New teachers say that they learn most from observing others, working alongside other staff and gaining ideas from courses. Training pitch-ed at new teachers not only develops knowledge and skills but provides emotional support that is vital in helping your resilience.

Someone on the staff should act as your induction tutor. This is an important role but people’s understanding of it varies considerably so you might need to help them to help you. In research that I’ve carried out, nearly a quarter of new teachers considered that their induction tutor hadn’t given effective guidance because they didn’t have enough time and knowledge to carry out the role. One NQT said: “I had to tell her what to do.”

Unlike other systems, such as in California where full-time mentors are employed to support new teachers, induction tutors in England and Wales are teachers who often take on the role with no recompense. Show them the induction section of the TDA website, especially the end of term assessment forms that require them to write about how you’re doing against the standards. These were new last September.

Show them your career entry and development profile and fix a date to discuss transition point two at the beginning of term. Together you should prioritise your most important needs and draw up an action plan of things to do each week that will help you to meet them.

Let your induction tutor know you’re keen to be observed - the first should be in the first four weeks, but the sooner the better. By the end of the second week the honeymoon period is over and problems are starting to occur so get observed then. It’ll reassure you what you’re doing right and help nip problems in the bud.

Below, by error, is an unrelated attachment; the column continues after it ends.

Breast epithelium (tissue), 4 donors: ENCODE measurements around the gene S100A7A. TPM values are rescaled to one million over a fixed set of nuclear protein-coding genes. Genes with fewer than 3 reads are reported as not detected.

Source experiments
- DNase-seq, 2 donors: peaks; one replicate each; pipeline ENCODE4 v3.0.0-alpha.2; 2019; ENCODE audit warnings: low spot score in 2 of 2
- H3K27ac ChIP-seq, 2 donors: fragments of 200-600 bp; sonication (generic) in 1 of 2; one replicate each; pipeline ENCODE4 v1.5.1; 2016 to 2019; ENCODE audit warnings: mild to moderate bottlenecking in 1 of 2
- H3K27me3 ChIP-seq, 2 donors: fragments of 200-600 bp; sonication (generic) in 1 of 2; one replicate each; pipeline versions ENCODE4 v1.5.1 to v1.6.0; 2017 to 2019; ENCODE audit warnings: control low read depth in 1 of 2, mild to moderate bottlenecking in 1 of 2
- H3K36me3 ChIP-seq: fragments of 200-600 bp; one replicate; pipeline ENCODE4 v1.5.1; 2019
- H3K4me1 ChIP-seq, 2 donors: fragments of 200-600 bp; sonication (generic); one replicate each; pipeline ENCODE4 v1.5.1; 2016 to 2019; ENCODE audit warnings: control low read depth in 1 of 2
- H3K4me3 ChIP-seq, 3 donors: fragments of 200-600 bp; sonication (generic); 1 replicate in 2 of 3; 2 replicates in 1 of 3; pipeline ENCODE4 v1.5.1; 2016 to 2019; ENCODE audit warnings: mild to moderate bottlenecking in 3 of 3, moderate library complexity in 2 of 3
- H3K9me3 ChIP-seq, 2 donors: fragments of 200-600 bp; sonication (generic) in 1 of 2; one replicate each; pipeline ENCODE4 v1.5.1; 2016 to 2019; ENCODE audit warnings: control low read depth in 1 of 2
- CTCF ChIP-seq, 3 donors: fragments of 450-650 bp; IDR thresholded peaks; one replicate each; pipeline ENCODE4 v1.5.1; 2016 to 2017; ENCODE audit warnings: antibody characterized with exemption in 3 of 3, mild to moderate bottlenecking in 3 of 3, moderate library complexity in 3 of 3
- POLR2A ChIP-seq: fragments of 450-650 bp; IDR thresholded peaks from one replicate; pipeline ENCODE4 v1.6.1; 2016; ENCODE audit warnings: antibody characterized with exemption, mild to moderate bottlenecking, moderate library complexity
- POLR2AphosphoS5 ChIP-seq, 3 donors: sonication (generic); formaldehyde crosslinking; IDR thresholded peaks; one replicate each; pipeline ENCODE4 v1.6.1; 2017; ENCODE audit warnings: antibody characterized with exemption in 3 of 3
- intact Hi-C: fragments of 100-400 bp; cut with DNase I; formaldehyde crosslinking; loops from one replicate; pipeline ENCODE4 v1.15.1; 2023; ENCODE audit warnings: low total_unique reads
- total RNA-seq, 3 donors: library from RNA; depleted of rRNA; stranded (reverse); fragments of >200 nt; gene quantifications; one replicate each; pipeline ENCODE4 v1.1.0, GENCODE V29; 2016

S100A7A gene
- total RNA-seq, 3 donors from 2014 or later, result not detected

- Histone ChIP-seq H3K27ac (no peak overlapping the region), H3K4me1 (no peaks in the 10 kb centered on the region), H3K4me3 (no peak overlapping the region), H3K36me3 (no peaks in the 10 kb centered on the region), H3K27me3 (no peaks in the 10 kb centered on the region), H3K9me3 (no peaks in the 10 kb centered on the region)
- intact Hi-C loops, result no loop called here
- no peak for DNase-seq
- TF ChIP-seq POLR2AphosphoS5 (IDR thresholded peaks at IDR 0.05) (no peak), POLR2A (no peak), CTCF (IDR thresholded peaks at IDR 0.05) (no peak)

Use your induction tutor to diagnose what’s going well and what needs improvement. Prioritise the things that will have the biggest impact, because everything in teaching is interconnected. So problems with managing children’s behaviour are often the consequence of other issues related to planning, pace, explanations, subject knowledge, relationships, expectations or assessment processes.

Some new teachers don’t get their full entitlement and feel awkward about asking for it, but it’s your professional duty to be the best you can. You’ll be doing all your future pupils a favour if you make the most of induction

Sara Bubb is an education consultant and lectures at the Institute of Education in London

How it should be done

On the face of it, Fenstanton Primary near Brixton in Lambeth, south London, isn’t an easy place to work.

It is in one of the most deprived areas in the country, the staff face lots of challenges, but the school provides great induction support, monitoring and assessment.

The four new teachers last year were carefully recruited and most spent time in the school before the induction year started. Caroline Johnson, the induction tutor, is experienced and has been on accredited training. Inthu Mathysoody, a new teacher, says, “She is always there to help and advise.”

Other staff gave informal support, too. The new teachers were fully involved in whole school training, plus programmes of activities to meet their own needs.

They’ve all become effective teachers and their pupils are motoring as a result.

Before term starts

- Register with the GTC and the appropriate local body.

- Check your timetable to ensure you have a 10 per cent reduction for induction and 10 per cent for planning, preparation and assessment.

- Make sure your job description doesn’t make unreasonable demands.

Week 1

Meet your induction tutor to discuss your career entry and development profile; set objectives; draw up a programme to help you meet them; set dates for observations; and agree a date just before half-term to review progress.

- Get to know staff and how the school works.

Week 4

- Be observed and tweak your objectives and induction support programme accordingly.